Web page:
Swim. Bike. Run. Yeah. That's what I used to do.

    Bike 1
    Bike 2-A
  • il_principeil_principe Posts: 9,152
    It's worth getting fitted professionally. The other thing to remember is that stem length can have a pronounced effect on the handling of a bike. When you bought the Kuota did the shop not do a fitting session with you? When I bought my Pinarello we did a lot of measuring, tweaking etc etc, very worthwhile. You need to get some longer rides under your belt as well. What might be comfy for a few laps of RP might not be comfy for 50+miles. It can be a pain to find that sweet spot but you'll get there with perseverance!

    Oh and as I said the other day I have a brand new DEDA Zero 100 stem (110 mm) if you want it.
    2015 Canyon Aeroad CF SLX
    2020 Canyon Ultimate CF SLX
    2020 Canyon Inflite SL 7
    On the Strand
    Crown Stables
  • DonDaddyDDonDaddyD Posts: 12,689
    edited June 2009
    @Jash: The Kuota fitted fine when I tried it in the shop. Though we didn't measure my dimensions. Got a longish ride (30miles) planned next week with a guy from work. but you are right I do need to put miles into the Kuota.
    Oh and as I said the other day I have a brand new DEDA Zero 100 stem (110 mm) if you want it.

    How much?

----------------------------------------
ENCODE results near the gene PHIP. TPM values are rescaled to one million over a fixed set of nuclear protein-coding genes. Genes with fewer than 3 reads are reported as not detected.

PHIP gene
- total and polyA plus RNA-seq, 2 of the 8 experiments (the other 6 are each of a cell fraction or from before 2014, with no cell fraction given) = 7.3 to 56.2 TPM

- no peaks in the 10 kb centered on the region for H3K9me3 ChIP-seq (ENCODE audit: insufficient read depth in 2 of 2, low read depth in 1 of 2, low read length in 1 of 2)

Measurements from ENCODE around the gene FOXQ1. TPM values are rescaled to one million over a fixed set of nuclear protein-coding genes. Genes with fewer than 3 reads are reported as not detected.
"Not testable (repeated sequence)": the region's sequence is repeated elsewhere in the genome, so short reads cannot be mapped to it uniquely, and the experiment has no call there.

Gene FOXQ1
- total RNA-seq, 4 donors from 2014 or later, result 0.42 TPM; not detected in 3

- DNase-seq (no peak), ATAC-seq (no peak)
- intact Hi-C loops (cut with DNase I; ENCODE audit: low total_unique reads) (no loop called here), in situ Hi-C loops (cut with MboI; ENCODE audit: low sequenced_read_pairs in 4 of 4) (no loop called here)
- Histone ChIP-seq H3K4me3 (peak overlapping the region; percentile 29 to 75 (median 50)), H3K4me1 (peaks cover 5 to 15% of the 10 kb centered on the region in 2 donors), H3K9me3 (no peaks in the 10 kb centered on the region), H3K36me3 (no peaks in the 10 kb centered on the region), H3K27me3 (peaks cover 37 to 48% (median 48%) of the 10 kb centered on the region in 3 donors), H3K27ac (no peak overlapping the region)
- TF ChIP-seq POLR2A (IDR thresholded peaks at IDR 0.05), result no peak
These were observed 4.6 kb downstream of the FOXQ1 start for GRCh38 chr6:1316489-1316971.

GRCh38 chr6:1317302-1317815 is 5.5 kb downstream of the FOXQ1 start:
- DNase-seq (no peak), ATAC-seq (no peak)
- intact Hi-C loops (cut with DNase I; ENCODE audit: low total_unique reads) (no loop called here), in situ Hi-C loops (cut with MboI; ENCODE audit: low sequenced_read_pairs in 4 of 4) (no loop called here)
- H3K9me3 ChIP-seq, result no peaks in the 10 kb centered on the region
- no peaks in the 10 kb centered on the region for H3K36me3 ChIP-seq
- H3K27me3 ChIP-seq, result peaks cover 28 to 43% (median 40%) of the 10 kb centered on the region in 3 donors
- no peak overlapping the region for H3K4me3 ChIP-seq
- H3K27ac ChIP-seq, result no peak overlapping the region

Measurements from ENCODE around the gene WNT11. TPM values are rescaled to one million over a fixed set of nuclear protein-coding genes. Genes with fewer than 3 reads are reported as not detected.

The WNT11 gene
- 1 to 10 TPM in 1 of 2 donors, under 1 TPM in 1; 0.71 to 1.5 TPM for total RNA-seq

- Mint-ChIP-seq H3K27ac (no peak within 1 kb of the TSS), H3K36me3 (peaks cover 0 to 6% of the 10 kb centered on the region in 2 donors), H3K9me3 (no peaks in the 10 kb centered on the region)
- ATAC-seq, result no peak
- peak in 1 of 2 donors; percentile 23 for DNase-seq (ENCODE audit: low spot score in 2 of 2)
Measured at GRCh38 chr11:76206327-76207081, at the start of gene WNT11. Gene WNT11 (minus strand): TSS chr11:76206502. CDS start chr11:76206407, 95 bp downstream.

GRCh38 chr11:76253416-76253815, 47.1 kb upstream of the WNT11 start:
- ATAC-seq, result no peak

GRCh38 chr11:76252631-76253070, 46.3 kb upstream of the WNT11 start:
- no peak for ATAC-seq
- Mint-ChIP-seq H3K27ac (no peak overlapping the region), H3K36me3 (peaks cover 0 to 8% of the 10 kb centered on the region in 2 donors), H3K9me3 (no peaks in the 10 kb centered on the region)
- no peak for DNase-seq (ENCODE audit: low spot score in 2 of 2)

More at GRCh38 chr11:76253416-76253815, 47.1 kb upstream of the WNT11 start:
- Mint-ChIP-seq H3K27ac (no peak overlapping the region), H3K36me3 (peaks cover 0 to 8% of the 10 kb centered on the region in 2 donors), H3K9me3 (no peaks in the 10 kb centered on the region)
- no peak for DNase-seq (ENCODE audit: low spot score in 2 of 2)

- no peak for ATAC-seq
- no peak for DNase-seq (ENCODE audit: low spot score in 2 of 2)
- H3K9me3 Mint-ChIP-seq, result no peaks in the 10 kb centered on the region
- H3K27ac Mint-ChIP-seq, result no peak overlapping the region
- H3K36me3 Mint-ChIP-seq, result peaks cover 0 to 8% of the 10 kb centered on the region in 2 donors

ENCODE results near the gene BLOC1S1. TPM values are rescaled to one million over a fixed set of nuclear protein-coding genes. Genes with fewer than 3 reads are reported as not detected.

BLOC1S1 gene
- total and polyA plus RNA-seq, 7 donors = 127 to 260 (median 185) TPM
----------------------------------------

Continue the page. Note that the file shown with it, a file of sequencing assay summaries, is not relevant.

Food Chain number = 4

    A true scalp is not only overtaking someone but leaving them stopped at a set of lights. As you, who have clearly beaten the lights, pummels nothing but the open air ahead. ~ 'DondaddyD'. Player of the Unspoken Game
  • il_principeil_principe Posts: 9,152
    £40 new, yours for £20.
    2015 Canyon Aeroad CF SLX
    2020 Canyon Ultimate CF SLX
    2020 Canyon Inflite SL 7
    On the Strand
    Crown Stables
  • DonDaddyDDonDaddyD Posts: 12,689
    £40 new, yours for £20.

    As long as it fits the bars/steerer done and done.
    Food Chain number = 4

    A true scalp is not only overtaking someone but leaving them stopped at a set of lights. As you, who have clearly beaten the lights, pummels nothing but the open air ahead. ~ 'DondaddyD'. Player of the Unspoken Game
  • itboffinitboffin Posts: 20,049
    It's worth getting fitted professionally. The other thing to remember is that stem length can have a pronounced effect on the handling of a bike. When you bought the Kuota did the shop not do a fitting session with you? When I bought my Pinarello we did a lot of measuring, tweaking etc etc, very worthwhile. You need to get some longer rides under your belt as well. What might be comfy for a few laps of RP might not be comfy for 50+miles. It can be a pain to find that sweet spot but you'll get there with perseverance!

    Oh and as I said the other day I have a brand new DEDA Zero 100 stem (110 mm) if you want it.

    If he does want the stem I might be interested It would go with my almost all Deda TT build ATM it has a FSA stem which is wrong, it's the component equivalent of Attica :P
    Rule #5 // Harden The censored Up.
    Rule #9 // If you are out riding in bad weather, it means you are a badass. Period.
    Rule #12 // The correct number of bikes to own is n+1.
    Rule #42 // A bike race shall never be preceded with a swim and/or followed by a run.
  • RoastieRoastie Posts: 1,968
    edited June 2009
    Greg66 wrote:
    Roastiecp wrote: